Creature signs up ad school hopeful whose fundraising story went viral
Adi Hussain started a three-month contract at the agency this week.
Creature has offered Adi Hussain, the budding creative whose story about the financial difficulties of breaking into the ad industry went viral, a three-month work placement as part of a plan to bring down the barriers to entry for under-represented talent.
Hussain landed a scholarship at the School of Communication Arts 2.0 for September’s intake, which halved his tuition fees, but still needed to raise thousands of pounds to get on the course and cover living costs. Hussain, who describes himself as “British Pakistani, born out of the benefits class, and a carer to my disabled mum”, went on to launch a GoFundMe.
He shared his story on Campaign, writing that “adland continues to scream for more people like me. People from diverse backgrounds, with different socioeconomic experiences and insights. People with different-coloured skin. Meanwhile, here’s me, tripping up at the first financial hurdle, as diversity committees and new schemes like BRiM are being liked, shared and retweeted.”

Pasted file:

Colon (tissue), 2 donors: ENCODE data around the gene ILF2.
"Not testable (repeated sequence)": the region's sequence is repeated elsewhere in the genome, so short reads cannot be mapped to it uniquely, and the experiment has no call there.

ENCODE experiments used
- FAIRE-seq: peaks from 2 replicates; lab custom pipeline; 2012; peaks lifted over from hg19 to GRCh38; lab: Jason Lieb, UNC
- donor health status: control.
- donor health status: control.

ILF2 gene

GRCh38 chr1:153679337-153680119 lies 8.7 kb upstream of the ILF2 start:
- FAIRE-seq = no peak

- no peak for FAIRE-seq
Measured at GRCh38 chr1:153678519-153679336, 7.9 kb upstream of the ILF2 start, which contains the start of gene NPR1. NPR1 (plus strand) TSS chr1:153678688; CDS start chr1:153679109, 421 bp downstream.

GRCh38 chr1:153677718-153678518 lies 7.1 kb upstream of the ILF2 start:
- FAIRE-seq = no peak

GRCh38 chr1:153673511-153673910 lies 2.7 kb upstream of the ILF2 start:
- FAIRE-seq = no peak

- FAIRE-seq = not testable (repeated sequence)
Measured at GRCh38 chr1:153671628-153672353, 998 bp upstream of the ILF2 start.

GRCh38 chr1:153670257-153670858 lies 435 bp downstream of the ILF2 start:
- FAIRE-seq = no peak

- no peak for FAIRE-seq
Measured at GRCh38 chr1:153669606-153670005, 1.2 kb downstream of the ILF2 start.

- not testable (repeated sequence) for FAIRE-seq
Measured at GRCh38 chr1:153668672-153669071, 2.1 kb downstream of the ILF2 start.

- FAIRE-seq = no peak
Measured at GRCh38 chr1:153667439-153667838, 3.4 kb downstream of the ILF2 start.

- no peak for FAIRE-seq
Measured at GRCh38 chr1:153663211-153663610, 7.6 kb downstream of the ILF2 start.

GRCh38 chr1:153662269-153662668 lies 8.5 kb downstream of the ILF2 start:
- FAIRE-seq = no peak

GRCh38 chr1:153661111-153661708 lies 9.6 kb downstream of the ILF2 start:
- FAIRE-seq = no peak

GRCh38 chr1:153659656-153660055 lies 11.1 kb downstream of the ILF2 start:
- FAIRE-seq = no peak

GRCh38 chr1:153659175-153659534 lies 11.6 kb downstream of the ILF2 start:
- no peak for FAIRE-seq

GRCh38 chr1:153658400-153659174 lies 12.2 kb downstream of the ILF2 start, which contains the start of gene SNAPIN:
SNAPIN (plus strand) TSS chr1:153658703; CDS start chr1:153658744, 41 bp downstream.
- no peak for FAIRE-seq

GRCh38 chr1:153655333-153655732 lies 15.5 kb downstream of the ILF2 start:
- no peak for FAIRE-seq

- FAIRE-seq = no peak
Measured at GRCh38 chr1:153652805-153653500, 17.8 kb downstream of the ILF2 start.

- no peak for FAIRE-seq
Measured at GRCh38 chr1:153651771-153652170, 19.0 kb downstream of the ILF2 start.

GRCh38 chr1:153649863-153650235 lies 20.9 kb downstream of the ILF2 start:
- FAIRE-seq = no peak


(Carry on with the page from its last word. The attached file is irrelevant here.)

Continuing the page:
After hearing his story, the team at Creature got in touch with Adi and offered him a three-month “development placement”, during which he will do on-the-job learning. Working with Hussain, the agency plans to hone a programme called “In the Wild”, which will include training and mentorship for creatives hoping to break into adland who have not had the chance to develop a portfolio.
Commenting on the offer from Creature, Hussain said it was “absolutely wicked”.
“This programme is one of those openings that gives people more opportunities to step into an agency rather than needing to go into a school and get your placement,” he said.
“When people like me look at a school and look at the fees, that’s almost enough for someone to say: ‘This isn’t going to happen for me.’”
Hussain called for more attention to be paid to socio-economic status when it came to diversity. He said: “I didn’t think the fact that I was British Pakistani got in the way, it’s really just been financial.”
Creature is a sponsor of SCA. The agency's chief executive Dan Cullen-Shute and chief creative officer Stu Outhwaite-Noel both stressed their support for ad schools but also pointed out how the need for creative recruits to put together a portfolio affected access to the industry.
Cullen-Shute said: “This isn’t a slight or an attack on the portfolio school but what doesn’t feel right to us is that there aren’t other ways.”
Reflecting on the "In the Wild" scheme and the possibility of other agencies developing their own versions, Outhwaite-Noel added: “It does feel like we might be setting up something quite exciting.”